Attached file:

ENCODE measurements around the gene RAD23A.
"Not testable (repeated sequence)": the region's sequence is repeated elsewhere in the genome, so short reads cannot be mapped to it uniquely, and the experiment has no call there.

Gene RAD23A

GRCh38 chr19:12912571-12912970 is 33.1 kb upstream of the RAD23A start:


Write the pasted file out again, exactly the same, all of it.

ENCODE measurements around the gene RAD23A.
"Not testable (repeated sequence)": the region's sequence is repeated elsewhere in the genome, so short reads cannot be mapped to it uniquely, and the experiment has no call there.

Gene RAD23A

GRCh38 chr19:12912571-12912970 is 33.1 kb upstream of the RAD23A start: